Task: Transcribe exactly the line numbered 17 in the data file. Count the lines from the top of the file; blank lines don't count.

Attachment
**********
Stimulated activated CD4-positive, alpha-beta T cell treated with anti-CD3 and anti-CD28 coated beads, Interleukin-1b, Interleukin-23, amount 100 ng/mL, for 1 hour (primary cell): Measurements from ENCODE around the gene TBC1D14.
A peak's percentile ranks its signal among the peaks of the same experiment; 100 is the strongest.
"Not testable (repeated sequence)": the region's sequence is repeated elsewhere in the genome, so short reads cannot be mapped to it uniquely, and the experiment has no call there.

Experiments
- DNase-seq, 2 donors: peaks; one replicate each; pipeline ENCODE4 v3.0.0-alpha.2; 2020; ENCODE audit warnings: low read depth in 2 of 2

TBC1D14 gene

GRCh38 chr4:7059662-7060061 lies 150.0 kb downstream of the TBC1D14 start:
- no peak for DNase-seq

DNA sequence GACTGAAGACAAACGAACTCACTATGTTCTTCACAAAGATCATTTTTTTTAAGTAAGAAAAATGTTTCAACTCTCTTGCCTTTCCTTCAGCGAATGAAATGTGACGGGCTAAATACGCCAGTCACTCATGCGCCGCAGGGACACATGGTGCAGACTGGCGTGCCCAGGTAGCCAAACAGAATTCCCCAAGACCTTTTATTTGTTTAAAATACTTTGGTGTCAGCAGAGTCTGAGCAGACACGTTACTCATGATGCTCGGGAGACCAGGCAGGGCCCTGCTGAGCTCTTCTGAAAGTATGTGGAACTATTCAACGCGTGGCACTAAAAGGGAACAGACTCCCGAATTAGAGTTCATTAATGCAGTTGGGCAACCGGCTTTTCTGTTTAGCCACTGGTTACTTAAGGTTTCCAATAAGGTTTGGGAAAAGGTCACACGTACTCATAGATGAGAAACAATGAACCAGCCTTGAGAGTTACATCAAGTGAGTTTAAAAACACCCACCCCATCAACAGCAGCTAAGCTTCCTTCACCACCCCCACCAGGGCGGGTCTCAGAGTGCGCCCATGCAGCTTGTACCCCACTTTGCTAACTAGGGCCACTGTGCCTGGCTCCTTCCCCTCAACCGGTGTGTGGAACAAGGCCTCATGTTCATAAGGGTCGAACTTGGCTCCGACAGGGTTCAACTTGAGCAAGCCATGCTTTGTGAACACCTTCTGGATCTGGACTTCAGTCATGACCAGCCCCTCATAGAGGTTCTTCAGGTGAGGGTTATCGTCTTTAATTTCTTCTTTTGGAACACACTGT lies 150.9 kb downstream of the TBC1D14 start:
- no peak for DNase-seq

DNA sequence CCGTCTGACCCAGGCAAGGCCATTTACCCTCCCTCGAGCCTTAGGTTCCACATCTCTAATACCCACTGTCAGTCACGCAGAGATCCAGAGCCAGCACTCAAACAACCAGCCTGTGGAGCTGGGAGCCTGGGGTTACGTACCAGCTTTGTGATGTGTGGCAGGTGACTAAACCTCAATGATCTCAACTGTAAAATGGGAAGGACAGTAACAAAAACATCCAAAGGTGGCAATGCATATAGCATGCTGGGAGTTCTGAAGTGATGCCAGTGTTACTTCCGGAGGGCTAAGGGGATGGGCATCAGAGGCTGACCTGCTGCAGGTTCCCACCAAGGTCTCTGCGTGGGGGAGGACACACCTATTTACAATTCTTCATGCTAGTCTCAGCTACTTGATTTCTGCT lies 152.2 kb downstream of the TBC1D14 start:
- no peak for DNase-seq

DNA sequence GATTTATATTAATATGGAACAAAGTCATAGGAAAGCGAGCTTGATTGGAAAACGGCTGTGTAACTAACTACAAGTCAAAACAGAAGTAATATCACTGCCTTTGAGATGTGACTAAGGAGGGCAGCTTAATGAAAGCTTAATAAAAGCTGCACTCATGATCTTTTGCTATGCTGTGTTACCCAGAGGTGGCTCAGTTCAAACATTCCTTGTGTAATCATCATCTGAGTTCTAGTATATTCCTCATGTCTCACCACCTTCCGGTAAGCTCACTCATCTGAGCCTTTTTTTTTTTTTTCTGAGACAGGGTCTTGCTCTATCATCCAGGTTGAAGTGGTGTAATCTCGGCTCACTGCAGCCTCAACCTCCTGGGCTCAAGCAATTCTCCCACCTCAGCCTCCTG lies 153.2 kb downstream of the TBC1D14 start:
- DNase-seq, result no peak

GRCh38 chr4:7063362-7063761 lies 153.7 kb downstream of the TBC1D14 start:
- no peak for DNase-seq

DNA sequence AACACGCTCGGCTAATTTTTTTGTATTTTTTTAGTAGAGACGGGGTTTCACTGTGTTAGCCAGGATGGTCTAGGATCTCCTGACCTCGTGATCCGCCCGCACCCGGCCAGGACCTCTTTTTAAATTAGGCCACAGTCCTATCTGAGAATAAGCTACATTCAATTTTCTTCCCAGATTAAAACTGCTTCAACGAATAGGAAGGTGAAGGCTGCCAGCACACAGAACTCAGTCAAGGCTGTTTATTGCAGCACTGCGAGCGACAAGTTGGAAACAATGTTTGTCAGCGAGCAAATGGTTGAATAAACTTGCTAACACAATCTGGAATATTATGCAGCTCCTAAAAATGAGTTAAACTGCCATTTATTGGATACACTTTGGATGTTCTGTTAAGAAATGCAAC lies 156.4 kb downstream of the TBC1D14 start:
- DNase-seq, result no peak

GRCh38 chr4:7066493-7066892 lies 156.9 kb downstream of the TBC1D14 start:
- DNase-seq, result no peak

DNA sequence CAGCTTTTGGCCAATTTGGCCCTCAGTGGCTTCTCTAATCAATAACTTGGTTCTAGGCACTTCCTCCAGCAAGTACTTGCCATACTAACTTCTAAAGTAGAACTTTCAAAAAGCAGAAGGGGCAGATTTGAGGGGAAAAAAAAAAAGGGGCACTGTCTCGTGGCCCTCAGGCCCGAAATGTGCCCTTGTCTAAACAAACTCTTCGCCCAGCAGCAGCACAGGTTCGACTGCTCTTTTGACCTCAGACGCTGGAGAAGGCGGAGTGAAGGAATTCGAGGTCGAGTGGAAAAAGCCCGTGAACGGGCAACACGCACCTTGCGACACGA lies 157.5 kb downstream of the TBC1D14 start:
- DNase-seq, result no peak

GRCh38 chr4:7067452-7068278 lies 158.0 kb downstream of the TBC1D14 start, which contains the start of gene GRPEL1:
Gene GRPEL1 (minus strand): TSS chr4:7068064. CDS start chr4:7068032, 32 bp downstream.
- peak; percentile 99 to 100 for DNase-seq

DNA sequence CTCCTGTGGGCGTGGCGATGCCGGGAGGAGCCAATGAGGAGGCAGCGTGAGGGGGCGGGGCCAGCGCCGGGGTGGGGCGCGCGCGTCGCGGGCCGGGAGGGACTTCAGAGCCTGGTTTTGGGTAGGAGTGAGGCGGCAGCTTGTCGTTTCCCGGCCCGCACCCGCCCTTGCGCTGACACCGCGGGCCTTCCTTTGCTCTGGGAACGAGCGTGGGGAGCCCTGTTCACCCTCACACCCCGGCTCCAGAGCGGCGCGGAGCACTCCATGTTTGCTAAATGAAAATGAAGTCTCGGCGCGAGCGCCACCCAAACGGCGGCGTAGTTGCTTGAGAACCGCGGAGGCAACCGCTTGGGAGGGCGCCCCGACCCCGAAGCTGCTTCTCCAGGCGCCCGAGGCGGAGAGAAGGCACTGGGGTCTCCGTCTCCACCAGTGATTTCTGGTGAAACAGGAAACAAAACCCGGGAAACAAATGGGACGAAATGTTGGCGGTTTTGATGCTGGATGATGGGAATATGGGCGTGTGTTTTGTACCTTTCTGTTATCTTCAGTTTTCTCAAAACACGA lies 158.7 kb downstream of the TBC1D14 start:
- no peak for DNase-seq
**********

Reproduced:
DNA sequence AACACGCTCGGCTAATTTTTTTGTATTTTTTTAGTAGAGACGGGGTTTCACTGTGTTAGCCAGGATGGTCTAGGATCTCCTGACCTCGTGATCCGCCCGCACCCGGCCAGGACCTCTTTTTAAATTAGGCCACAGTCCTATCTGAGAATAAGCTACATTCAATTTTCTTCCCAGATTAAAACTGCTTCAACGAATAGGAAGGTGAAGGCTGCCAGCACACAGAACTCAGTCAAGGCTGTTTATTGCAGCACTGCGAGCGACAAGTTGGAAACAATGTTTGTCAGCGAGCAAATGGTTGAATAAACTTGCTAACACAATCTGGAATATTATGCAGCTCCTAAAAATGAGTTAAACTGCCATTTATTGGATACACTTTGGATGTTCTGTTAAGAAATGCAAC lies 156.4 kb downstream of the TBC1D14 start: